DOES MEDICARE NEED to re-examine its reimbursement for bariatrics items? Some makers of bariatrics products says yes. While Medicare does have a separate category for bariatrics products, it is a short list that covers only a limited selection of common equipment such as wheelchairs, they say. For other bariatrics products, an HME provider has no choice but to claim them as if they were standard devices. But bariatrics products are more expensive than their standard counterparts, meaning that the level of reimbursement is much lower, manufacturers note.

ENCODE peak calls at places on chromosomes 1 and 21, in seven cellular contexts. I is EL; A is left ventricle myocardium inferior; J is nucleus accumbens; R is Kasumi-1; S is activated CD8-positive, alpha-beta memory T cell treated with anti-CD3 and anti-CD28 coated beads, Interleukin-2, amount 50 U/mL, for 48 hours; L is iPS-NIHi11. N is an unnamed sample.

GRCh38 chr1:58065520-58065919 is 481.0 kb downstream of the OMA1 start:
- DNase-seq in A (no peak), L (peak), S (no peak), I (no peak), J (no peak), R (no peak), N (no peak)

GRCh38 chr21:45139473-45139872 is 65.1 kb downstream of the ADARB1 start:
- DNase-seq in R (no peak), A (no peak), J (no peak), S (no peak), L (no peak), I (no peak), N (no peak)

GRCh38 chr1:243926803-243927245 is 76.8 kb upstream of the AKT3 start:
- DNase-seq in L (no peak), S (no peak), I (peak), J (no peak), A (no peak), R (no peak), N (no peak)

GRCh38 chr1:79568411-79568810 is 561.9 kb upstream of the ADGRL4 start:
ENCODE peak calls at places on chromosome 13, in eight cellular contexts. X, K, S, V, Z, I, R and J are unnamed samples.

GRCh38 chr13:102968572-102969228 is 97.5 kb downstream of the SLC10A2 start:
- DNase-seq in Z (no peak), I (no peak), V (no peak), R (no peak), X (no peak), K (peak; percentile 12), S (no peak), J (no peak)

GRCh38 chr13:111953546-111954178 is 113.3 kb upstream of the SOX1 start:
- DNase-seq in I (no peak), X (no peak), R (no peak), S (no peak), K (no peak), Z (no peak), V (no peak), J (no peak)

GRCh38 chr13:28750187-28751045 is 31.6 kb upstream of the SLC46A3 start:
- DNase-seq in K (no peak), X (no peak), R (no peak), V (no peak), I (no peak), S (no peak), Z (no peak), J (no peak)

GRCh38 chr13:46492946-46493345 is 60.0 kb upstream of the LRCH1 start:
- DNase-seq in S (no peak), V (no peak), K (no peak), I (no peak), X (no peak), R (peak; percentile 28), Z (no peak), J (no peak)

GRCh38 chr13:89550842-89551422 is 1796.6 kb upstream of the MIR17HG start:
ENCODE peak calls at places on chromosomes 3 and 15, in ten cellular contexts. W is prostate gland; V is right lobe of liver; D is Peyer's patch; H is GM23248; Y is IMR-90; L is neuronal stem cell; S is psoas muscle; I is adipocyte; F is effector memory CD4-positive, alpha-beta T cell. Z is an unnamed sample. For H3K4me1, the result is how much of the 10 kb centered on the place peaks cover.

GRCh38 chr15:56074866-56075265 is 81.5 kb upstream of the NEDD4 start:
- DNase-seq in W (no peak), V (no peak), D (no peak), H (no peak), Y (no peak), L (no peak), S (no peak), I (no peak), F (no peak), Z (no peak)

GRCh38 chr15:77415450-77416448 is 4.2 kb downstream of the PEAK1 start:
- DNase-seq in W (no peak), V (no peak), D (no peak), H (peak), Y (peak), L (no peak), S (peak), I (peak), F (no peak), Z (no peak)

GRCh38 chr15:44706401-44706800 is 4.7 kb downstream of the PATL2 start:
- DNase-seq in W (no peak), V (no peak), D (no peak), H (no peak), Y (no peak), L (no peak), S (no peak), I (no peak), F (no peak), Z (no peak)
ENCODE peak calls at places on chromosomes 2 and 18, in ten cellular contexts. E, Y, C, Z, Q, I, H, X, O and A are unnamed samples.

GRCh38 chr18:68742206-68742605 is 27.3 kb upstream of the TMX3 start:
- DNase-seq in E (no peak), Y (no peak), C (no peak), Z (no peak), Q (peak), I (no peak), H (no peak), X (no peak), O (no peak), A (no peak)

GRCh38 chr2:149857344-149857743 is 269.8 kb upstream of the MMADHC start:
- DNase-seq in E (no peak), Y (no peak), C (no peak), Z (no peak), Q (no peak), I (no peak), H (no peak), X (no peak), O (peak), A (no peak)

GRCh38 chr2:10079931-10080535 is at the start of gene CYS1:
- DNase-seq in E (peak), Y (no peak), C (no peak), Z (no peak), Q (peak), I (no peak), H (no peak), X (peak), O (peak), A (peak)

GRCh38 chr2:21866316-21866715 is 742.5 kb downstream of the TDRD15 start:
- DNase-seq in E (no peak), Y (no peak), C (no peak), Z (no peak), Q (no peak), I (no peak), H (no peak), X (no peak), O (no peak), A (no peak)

“If Medicare does recognize the fact that there are greater expenses involved in dealing with this market and that it is definitely a market that needs attention, I have a feeling that it’s going to be an all or nothing thing,” says Gregg Garland, president of AirCare Therapy. “If they do decide that certain products need to be reimbursed at a different level, then I have a feeling that they’re going to take a hard look at all of the equipment that is available for the bariatrics market. Maybe it’s wishful thinking, but I really truly believe it’s going to be a situation that if they’re going to acknowledge one particular product line, they really need to acknowledge all of them.”